Over two thousand years ago, during the Siege of Syracuse, Archimedes is said to have channelled the heat of the sun into a ray that set the invading Roman fleet on fire - or at least that's the way Lucian told the tale, writing nearly four hundred years later. Despite a number of tests having been conducted in modern times, whether or not such a heat ray would actually have been possible back in 214BC remains unclear - but either way the story virtually guaranteed that DEWs have been high on the military's future wish-lists almost ever since.
Research in this sector received a major boost during the Star Wars programme of the 1980s, President Regan's Strategic Defence Initiative (SDI) leading to advances being made in a number of potential weapons systems. Although the abandonment of SDI ultimately meant that R&D was scaled back, DEWs remained of significant interest for future military use, and now, after decades of work and a series of 'false dawns', energy weapons finally look close to becoming established on the battlefields of the future.
DEWs on the battlefield
They have appeared there already, albeit briefly. The US deployed a non-lethal microwave 'heat ray' - the vehicle-mounted Active Denial System - to Afghanistan in 2010, but withdrew it before it saw combat. However, some observers think that the latest test successes of the US Army's 10kW high energy laser mobile demonstrator against drones and incoming mortar rounds could herald in a new era for ground warfare - and possibly before too long. A larger 60kW weapon is scheduled to be tested in 2017.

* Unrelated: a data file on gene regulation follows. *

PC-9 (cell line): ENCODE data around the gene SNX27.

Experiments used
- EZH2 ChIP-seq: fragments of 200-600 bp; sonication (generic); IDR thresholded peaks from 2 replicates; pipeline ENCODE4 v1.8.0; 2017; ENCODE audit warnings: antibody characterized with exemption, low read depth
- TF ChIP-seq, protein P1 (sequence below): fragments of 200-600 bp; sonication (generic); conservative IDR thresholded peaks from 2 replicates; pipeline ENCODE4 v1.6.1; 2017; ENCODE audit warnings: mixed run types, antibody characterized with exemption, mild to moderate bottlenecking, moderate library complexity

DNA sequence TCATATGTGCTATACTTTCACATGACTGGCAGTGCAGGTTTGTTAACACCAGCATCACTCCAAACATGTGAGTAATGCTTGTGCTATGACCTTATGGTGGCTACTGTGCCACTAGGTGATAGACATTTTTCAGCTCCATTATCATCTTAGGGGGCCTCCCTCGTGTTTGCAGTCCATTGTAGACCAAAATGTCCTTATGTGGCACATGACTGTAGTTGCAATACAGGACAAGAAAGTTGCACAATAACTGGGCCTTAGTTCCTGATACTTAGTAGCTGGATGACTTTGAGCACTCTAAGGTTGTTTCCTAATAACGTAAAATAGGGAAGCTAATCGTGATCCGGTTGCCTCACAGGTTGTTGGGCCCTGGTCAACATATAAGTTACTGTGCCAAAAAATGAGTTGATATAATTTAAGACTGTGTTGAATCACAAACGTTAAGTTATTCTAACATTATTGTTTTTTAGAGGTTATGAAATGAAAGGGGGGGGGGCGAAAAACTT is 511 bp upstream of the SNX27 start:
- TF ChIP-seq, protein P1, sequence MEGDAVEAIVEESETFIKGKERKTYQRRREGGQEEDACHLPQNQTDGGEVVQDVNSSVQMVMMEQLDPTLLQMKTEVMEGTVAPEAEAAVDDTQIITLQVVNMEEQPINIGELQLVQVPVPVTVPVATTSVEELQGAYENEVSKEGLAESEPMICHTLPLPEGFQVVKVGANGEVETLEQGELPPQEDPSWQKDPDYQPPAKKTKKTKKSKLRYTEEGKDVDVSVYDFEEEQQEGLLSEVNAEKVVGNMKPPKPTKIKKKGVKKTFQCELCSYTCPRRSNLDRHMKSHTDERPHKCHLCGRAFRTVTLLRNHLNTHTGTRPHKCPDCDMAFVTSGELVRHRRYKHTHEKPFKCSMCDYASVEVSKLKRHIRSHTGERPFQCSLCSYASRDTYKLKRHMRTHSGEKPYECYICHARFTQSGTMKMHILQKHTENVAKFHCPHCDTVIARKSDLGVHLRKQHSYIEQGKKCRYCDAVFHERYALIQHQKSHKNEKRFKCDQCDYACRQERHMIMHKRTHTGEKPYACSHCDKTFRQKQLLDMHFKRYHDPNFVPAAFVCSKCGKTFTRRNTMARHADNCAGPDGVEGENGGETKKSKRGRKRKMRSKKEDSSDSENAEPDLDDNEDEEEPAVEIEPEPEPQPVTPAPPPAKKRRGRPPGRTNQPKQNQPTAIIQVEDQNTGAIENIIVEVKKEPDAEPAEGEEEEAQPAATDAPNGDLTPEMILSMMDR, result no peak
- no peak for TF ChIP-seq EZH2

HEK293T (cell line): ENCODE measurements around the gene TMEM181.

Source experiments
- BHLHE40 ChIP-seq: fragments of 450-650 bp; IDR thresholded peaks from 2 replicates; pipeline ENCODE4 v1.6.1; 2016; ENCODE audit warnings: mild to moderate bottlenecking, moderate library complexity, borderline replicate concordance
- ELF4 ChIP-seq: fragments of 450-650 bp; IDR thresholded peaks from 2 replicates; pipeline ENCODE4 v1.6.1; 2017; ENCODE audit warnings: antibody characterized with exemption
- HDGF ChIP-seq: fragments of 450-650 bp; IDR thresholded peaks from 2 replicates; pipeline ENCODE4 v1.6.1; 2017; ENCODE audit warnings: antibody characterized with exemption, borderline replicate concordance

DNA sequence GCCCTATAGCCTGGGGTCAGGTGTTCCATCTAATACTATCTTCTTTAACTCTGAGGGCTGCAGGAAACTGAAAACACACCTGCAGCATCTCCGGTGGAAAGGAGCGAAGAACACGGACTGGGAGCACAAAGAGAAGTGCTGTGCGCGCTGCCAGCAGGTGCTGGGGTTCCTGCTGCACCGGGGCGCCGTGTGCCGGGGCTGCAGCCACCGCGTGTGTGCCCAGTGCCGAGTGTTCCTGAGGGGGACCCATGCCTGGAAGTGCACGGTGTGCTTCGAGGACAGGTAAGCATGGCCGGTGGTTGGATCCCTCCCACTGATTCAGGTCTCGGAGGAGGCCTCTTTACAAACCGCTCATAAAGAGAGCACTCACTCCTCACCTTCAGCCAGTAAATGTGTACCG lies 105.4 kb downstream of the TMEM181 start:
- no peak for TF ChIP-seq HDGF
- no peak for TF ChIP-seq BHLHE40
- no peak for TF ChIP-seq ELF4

A range of DEW technologies have also been successfully demonstrated in the air and perhaps most notably, on the sea. In a nod to Archimedes' apocryphal feat, in 2011 the US Navy showcased a laser system which, though lacking the instant 'zap' of a movie blaster, was able to burn, albeit slowly, through a small boat's outboard motor and disable it. Three years later, in August 2014, the USS Ponce was deployed to the Persian Gulf armed with a 30kW demonstrator laser weapon system (LaWS) designed for self-defence against just the kind of low-level asymmetric threat that swarms of such boats might pose.
It represents a big jump forward, but it is still a long way from the phaser-banks of the Starship Enterprise.
A fully functional DEW has two principal advantages over conventional weapons relying on gunpowder or rocket-propelled projectiles; once the necessary energy generation systems are in place, the price-per-shot becomes orders of magnitude lower, and the magazine is limitless. It also fires the ultimate high-velocity round - quite literally at the speed of light. However, meeting the demand for all that energy, both in absolute terms and within a practically deployable package, is not something to discount lightly.